The Australian Labor Party held a leadership election on 16 May 1922, following the death of Frank Tudor. The party elected Matthew Charlton as its new leader.


Tudor died on 10 January 1922, after a long period of ill health. He had been the party's leader since November 1916, following the expulsion of Billy Hughes and his supporters during the split over conscription. His deputy and assumed successor, T. J. Ryan, had died a few months earlier on 1 August 1921.[1] Matthew Charlton, who had already acted as deputy leader on several occasions,[2] was formally chosen as Ryan's replacement on 29 September.[3] He served as acting leader on a number of occasions when Tudor's health forced his absence.[1]

On 25 January, following Tudor's state funeral, Charlton was chosen unanimously as leader of the Labor Party in the House of Representatives. He thus became Leader of the Opposition.[4][5] The overall leadership of the party was left vacant until parliament resumed, but Charlton was the de facto party leader. On 16 May, the party formally elected Charlton as its leader.[6] Albert Gardiner, the party's sole senator, was the only other candidate, attracting only 2 votes to Charlton's 22.[7] He was subsequently elected unopposed as the party's deputy leader, while Frank Anstey was chosen as the deputy leader in the House of Representatives. James Scullin was also nominated for the latter post, despite only having recently returned to parliament, but he declined the nomination.[8]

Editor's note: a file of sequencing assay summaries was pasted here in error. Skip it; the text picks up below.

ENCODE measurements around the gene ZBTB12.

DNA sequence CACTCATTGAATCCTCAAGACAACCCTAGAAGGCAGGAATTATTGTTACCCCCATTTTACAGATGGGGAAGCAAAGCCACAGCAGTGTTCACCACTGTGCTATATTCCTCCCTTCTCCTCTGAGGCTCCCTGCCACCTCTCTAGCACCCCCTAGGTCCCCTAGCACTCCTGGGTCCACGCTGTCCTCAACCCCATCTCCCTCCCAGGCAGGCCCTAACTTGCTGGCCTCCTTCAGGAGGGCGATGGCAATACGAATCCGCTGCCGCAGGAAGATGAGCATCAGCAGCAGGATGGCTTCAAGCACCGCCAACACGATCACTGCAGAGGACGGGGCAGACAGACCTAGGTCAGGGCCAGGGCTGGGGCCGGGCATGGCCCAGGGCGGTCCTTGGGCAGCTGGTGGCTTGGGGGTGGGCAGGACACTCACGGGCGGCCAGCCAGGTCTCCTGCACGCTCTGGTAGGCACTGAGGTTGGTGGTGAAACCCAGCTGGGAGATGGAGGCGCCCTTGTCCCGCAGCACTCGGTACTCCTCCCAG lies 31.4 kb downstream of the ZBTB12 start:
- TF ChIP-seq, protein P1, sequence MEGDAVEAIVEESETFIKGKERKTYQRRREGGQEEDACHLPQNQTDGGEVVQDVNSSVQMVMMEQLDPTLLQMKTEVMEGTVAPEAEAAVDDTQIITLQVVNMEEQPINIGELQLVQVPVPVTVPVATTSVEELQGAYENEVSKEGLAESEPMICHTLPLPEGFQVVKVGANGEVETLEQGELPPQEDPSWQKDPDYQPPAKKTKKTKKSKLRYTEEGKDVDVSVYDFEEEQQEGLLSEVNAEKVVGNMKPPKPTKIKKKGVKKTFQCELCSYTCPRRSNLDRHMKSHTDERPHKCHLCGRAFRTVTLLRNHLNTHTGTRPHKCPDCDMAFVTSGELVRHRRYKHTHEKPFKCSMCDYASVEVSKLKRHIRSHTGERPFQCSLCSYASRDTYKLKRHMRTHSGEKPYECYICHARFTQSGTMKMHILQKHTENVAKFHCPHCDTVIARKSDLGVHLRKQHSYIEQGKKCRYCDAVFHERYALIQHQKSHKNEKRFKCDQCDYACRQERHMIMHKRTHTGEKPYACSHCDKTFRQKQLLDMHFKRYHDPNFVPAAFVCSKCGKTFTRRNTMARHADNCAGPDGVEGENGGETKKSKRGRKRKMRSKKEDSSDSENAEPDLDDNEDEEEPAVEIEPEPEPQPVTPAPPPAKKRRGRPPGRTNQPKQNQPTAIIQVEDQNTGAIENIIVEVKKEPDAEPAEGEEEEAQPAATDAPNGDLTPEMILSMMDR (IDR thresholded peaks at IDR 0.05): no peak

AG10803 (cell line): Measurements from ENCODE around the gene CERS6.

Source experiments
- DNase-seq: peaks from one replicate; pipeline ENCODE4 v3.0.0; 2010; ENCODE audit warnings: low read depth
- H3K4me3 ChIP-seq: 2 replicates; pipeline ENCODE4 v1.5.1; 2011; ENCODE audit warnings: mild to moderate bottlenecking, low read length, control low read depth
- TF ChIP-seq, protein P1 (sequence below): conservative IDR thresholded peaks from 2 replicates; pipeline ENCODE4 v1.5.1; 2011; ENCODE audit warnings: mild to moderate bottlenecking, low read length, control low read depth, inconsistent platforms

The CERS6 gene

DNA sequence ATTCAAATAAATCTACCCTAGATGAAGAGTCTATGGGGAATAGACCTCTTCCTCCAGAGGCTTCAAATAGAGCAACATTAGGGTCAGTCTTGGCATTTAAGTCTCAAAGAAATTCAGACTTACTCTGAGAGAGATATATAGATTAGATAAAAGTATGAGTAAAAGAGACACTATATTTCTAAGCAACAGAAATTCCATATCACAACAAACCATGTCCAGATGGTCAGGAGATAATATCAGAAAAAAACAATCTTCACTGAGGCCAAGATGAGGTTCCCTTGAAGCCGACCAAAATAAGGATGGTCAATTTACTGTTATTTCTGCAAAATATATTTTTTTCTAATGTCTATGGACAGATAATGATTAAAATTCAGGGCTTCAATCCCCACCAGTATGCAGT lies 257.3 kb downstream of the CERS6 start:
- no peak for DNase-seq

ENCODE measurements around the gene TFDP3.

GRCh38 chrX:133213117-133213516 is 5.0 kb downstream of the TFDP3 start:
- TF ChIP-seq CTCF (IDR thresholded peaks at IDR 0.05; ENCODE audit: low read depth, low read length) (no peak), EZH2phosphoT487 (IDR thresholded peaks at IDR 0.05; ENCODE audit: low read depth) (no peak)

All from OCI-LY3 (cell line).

The following table gives the ballot results:

Name Votes Percentage
Matthew Charlton 22 91.66
Albert Gardiner 2 8.34

See also


  1. ^ a b Murray Perks (1979). "Charlton, Matthew (1866–1948)". Australian Dictionary of Biography.
  2. ^ "FEDERAL LABOUR PARTY". The Sydney Morning Herald. 6 August 1921.
  3. ^ "LABOR LEADERSHIP". The Age. 30 September 1921.
  4. ^ "MR. CHARLTON LEADER IN THE HOUSE". The Sydney Morning Herald. 26 January 1922.
  5. ^ "NEW LABOR LEADER". The Age. 26 January 1922.
  6. ^ "FEDERAL LABOUR PARTY". The Melbourne Argus. 17 May 1922.
  7. ^ "Leadership spills: nothing new to history". Museum of Australian Democracy. 15 September 2015.
  8. ^ Ross McMullin (1991). The Light on the Hill: The Australian Labor Party 1891–1991. Oxford University Press. pp. 123–124.